Any person with a legitimate interest can file a petition for child custody. Most often, the petitioner is a parent. Sometimes grandparents or other relatives will petition for custody. We have had cases where the parent has died and a stepparent who has raised the child petitioned for custody.
Virginia has a two-level court system. The Juvenile and Domestic Relations Court can decide cases of custody and visitation. The Circuit Court, which is higher than the Juvenile Court, can also rule on such cases.
The Juvenile Court is much easier for people who don’t have a lawyer. The Juvenile Court judges often decide cases where both parties appear without a lawyer. They are used to people who don’t know the rules of evidence and are not familiar with the Virginia Code Section that tells judges what to consider in ruling on child custody cases.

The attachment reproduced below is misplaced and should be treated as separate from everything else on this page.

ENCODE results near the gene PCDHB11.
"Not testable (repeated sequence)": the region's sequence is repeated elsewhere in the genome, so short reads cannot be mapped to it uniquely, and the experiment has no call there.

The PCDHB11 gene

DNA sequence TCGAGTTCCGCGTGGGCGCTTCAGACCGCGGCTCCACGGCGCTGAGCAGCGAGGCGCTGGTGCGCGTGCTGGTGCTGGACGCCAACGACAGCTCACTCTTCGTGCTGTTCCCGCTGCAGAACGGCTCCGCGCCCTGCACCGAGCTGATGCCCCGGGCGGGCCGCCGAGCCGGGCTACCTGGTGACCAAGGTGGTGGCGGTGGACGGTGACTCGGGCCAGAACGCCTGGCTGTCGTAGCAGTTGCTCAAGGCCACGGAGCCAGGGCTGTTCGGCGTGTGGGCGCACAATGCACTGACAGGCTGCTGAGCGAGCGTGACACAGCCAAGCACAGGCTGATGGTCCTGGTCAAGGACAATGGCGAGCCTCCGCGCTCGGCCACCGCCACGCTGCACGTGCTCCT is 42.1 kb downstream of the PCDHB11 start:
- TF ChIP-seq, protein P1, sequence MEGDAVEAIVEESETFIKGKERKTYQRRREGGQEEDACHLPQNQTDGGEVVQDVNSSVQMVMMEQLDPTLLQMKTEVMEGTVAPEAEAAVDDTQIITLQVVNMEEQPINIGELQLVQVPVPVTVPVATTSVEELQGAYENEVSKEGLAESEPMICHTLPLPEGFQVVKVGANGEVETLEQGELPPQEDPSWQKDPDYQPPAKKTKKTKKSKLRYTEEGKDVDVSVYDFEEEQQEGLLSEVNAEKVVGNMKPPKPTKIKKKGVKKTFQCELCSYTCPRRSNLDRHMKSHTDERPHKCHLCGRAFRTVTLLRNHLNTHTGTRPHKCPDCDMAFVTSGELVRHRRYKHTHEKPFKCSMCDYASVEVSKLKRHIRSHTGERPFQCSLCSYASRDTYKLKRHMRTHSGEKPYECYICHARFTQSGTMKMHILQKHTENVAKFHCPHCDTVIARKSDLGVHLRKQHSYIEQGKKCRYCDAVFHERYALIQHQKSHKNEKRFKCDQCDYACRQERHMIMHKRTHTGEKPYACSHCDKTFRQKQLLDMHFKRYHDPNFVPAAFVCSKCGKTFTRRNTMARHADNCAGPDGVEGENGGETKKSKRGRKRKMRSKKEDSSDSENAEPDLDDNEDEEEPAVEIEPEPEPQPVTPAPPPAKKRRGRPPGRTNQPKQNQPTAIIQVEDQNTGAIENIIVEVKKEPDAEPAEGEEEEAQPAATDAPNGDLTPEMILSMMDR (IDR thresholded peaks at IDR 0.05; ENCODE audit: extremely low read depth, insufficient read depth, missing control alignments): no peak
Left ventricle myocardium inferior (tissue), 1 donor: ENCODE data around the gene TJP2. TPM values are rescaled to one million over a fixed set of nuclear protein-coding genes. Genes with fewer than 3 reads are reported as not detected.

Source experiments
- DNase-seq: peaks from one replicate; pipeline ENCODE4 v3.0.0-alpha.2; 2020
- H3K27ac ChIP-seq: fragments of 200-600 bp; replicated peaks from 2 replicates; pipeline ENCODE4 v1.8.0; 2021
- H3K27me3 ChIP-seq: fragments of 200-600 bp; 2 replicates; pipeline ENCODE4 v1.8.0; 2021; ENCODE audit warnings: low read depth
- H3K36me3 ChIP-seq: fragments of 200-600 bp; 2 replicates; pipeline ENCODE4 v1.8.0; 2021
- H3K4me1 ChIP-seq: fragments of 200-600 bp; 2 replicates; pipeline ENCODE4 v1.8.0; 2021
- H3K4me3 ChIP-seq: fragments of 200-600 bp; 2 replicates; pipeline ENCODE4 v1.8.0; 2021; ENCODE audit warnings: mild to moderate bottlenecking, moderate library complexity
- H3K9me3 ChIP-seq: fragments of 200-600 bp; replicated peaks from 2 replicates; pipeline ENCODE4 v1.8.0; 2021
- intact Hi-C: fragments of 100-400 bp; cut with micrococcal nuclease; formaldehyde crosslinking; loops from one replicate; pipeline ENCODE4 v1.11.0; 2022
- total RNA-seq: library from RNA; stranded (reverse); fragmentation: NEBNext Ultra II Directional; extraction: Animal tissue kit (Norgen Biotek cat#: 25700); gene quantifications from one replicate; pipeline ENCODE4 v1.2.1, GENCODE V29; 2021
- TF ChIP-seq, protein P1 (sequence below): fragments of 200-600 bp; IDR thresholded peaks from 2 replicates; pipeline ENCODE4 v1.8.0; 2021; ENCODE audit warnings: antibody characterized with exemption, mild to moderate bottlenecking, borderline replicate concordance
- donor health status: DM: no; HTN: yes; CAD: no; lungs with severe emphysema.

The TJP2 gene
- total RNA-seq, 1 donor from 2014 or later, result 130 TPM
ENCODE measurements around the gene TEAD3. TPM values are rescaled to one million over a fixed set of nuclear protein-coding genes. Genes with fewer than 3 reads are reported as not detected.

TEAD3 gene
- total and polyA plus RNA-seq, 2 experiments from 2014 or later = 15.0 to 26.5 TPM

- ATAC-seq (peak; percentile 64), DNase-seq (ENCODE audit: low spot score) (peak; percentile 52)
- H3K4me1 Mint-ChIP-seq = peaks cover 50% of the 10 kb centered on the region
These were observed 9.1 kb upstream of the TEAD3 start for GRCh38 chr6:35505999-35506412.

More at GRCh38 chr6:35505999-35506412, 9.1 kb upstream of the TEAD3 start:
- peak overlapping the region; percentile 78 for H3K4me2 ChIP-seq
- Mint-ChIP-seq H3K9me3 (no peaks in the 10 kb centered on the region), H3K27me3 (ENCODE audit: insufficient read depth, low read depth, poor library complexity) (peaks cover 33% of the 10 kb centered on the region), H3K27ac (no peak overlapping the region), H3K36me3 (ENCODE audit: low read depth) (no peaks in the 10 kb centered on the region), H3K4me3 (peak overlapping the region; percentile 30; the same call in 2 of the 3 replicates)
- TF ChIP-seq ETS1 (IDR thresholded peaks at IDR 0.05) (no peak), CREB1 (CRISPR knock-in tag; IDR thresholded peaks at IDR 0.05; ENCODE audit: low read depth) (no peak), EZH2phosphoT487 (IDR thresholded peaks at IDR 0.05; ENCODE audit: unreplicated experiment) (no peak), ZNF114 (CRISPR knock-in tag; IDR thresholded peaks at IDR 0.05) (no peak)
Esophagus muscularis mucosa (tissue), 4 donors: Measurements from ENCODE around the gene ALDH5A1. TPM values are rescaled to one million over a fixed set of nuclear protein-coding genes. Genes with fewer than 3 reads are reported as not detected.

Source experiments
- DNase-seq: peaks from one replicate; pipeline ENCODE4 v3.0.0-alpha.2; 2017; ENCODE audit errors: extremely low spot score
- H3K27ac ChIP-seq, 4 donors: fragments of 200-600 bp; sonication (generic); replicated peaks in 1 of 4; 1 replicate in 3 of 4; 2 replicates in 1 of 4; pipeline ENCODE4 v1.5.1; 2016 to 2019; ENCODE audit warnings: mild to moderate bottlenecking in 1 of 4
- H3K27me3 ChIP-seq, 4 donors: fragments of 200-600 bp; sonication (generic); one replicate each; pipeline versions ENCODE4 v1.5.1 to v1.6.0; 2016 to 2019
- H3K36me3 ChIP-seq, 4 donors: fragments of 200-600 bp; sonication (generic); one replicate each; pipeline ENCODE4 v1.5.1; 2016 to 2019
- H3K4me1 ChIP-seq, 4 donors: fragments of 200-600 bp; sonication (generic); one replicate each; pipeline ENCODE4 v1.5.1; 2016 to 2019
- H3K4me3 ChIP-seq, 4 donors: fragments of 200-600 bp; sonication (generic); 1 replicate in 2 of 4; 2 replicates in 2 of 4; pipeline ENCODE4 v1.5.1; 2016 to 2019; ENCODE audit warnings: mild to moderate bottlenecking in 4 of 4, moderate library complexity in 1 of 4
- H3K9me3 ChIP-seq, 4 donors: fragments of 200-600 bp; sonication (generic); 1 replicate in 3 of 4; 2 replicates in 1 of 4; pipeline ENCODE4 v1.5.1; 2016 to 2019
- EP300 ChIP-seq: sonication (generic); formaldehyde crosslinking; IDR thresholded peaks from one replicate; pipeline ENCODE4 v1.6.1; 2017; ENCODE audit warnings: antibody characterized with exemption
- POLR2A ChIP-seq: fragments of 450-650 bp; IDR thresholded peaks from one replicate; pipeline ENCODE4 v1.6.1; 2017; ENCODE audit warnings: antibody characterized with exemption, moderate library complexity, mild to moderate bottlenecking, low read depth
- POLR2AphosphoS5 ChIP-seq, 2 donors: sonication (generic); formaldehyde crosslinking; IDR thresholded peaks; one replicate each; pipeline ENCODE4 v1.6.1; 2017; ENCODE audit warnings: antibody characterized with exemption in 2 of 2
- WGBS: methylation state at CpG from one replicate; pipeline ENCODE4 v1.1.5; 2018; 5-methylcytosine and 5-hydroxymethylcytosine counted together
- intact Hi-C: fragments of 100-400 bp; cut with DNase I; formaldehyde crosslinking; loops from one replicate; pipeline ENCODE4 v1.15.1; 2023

The Circuit Court is a much different environment. It is more formal and getting by without a lawyer is harder. Child custody issues most often come before the Circuit Court as part of a divorce or where one party has appealed a Juvenile Court decision.
In the Juvenile Court, the petition is a one-page form. You also have to file an affidavit that gives the child’s address history for the past five years. Intake personnel will complete the form based on information you give them.
The way intake is handled varies from place to place. So it is a good idea to call the court and find out when they do intake before taking the time to go there. When you call, ask what you need to bring with you.